My problems at school weren't strategy problems. They were ME problems. Therefore hunting down and copying other people's strategies were never going to be the solution. For ME problems, I needed to find ME solutions. I realized that I had no identity as a teacher. I had no purpose, no just cause that was fueling what I was doing every single day. I needed to reflect on the teacher who I aspired to be, and remember what inspired me to be a teacher in the first place.

Our identity and our purpose as a school is that same fuel. I was working really hard but that perspiration only felt worth it if it was in the service to my purpose.

So the order matters quite a great deal. I thought I needed to work hard and eventually the inspiration would follow. But instead it is actually...

Lasseter took the team and they locked themselves into a room for an entire weekend in order to figure out what the problem was. John's outline was still present in the movie. But as it was, it felt hollow, predictable and lacked tension. The plot was that Woody would accidentally be sold at a yard sale to a collector who would send him to a museum in Japan.

The Pixar team thought that the technology would save them. They thought that their experience from the first two movies would as well. They trusted that they would eventually figure it out. They were wrong.

The problem was the story. It wasn't emotional. It had no heart. The script was simply a search and rescue mission for Woody. This may sound surprising to Pixar fans because everyone always seems to cry at their movies. You can thank Toy Story 2 for that because it gave Pixar the opportunity to discover what their purpose really was.

Ed Catmull, the President of Pixar wrote, "for the film to work, viewers would have to believe that the choice Woody was weighing...whether to return to a world where Andy will someday outgrow and discard him OR to remain in a place of security with no one to love him...was real."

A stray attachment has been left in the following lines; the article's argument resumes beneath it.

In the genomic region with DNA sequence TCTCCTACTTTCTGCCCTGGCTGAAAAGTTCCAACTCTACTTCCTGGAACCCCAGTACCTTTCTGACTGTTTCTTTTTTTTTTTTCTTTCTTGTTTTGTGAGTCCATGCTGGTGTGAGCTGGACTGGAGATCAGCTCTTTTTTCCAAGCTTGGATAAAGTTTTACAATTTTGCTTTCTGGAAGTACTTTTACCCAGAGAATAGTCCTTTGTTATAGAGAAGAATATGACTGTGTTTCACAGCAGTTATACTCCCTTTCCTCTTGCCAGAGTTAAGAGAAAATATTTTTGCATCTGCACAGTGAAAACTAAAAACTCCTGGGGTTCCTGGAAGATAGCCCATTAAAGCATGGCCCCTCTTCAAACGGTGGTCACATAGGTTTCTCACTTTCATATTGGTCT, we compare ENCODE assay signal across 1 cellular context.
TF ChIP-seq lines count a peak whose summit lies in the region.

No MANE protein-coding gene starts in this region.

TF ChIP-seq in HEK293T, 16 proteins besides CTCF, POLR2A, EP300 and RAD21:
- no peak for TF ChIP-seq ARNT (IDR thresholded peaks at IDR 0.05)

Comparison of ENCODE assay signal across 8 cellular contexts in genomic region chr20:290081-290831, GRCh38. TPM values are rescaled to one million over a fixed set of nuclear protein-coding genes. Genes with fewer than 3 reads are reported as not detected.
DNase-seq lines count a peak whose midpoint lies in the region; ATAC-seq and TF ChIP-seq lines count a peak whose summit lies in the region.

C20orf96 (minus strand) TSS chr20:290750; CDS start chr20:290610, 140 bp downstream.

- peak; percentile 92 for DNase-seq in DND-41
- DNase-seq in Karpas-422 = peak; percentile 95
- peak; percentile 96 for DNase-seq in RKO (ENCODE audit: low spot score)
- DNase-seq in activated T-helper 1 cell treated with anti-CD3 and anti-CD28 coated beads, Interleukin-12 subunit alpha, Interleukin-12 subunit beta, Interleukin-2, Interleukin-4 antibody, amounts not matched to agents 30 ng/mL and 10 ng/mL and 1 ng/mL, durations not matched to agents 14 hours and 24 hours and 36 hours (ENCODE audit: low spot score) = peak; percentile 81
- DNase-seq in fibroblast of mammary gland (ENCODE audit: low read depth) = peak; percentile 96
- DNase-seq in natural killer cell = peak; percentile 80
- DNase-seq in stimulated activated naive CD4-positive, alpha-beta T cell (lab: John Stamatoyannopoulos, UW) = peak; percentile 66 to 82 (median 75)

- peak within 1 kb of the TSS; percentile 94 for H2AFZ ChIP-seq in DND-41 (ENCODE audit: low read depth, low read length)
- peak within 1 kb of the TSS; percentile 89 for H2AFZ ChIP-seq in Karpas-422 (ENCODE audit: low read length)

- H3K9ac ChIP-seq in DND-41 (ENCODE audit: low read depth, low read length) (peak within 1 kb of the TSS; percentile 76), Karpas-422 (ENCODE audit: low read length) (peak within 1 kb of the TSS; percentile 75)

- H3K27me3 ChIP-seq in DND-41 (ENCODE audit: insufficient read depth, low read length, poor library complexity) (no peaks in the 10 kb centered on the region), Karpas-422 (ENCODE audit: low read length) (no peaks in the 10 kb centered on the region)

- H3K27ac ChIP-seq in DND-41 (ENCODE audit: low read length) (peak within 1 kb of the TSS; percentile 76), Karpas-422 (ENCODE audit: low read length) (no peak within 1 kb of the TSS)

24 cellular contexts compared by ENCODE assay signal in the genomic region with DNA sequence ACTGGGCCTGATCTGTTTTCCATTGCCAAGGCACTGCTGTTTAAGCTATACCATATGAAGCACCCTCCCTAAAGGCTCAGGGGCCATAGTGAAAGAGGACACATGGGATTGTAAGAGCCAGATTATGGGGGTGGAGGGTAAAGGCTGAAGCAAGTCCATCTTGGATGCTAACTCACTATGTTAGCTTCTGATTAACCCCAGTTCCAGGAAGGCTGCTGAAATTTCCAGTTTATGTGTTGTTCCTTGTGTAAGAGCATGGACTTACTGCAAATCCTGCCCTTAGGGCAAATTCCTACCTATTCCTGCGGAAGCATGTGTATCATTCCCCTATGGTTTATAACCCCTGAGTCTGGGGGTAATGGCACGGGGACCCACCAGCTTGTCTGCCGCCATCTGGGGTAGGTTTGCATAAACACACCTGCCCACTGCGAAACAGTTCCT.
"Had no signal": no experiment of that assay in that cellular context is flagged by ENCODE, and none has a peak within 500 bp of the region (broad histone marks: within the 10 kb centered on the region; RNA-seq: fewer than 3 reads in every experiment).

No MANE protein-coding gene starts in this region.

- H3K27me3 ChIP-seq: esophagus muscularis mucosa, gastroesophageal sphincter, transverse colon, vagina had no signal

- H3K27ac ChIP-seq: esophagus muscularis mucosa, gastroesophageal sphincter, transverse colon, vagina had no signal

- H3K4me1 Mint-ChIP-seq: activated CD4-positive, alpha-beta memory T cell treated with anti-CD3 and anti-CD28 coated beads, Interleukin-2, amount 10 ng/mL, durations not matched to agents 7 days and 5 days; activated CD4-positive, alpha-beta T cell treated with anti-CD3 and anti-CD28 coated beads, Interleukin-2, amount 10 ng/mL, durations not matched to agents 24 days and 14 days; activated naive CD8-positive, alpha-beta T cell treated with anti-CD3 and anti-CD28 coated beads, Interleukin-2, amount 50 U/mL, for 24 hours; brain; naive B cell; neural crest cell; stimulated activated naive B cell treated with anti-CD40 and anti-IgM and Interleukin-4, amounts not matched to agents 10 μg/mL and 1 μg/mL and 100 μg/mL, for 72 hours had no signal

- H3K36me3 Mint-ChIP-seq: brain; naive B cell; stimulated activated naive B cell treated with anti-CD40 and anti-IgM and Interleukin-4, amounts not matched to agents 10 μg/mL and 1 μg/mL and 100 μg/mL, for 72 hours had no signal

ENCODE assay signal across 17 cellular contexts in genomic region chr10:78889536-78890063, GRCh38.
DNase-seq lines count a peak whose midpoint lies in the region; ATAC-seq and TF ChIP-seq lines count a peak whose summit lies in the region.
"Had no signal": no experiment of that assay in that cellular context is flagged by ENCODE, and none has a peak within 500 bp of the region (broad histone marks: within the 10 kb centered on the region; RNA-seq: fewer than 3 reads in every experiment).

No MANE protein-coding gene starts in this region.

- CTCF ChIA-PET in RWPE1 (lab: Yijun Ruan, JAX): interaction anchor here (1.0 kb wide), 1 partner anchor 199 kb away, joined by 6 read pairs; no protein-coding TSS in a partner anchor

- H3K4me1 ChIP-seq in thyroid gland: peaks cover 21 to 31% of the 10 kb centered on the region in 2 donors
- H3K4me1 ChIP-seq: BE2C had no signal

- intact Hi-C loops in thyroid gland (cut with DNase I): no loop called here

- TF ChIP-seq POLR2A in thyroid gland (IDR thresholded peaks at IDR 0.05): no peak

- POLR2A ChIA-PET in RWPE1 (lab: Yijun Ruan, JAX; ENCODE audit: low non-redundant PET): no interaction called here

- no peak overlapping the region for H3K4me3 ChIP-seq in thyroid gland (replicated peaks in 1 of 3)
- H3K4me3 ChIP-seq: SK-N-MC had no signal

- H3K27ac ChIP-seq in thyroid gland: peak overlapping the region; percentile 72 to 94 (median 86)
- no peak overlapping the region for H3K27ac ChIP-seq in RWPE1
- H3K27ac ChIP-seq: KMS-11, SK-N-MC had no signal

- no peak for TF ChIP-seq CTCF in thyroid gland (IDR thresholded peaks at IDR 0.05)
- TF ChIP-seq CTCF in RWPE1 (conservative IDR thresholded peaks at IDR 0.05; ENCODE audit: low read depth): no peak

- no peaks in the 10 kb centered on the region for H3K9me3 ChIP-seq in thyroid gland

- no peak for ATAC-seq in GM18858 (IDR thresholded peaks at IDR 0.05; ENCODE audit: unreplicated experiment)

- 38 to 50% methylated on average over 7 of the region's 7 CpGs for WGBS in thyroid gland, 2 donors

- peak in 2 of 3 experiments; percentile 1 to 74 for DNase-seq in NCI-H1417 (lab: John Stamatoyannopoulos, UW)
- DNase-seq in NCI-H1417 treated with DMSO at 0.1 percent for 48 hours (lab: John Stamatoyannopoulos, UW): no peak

To accomplish this, they needed to make both sides of the decision have advantages and disadvantages. They introduced a squeaky penguin named Wheezy. Wheezy had been discarded and was a symbol for what Woody's future may be if he chose to stay.

They also introduced a cowgirl named Jessie, who argues the other side of the debate. She was abandoned by her owner. Jessie understands the pain that comes with that abandonment. She would never want to go back to that dark place every again. By putting these two characters into the movie Woody is confronted by the film's emotional question:

Would you choose to live forever without love?

When you can feel the agony of that choice you have a movie. That's why Pixar made the courageous decision to include this Sarah McLaughlin song with Jessie's montage.

It is a six-minute scene and Disney was a afraid children wouldn't want to sit through it. But the gamble paid off and it ripped everyone's hearts wide open. This moment is the purpose of Pixar. It defined who they were. These are not cartoons. They are real and they are alive. They have feelings just like us. And those are the stories that they needed to tell.

Tim Allen and Tom Hanks have said on many occasions how this moment brought them both to ugly tears.

Toy Story 2 was Pixar's third consecutive monster hit. Toy Story 2 jumped into that elite group of sequels that lived up to its predecessor. This saga has given Pixar the fuel needed to become one of the most respected companies in Hollywood. They have won 16 Oscars, 10 Golden Globes, and 11 Grammy Awards (more since this was written).

What are your school's strengths? What is your unifying cause? What is the good that you want your students to do in the world? These answers will help govern many of the decisions that you have to make every day. From seating charts to lesson plans to which email to respond to first it will give your school a direction, your pedagogy a purpose, and you all may even start to smile while you do it.

If you would like to learn more about the Pixar Story, I suggest checking out the book Creativity Inc. by Ed Catmull, the President of Pixar and Disney Animation.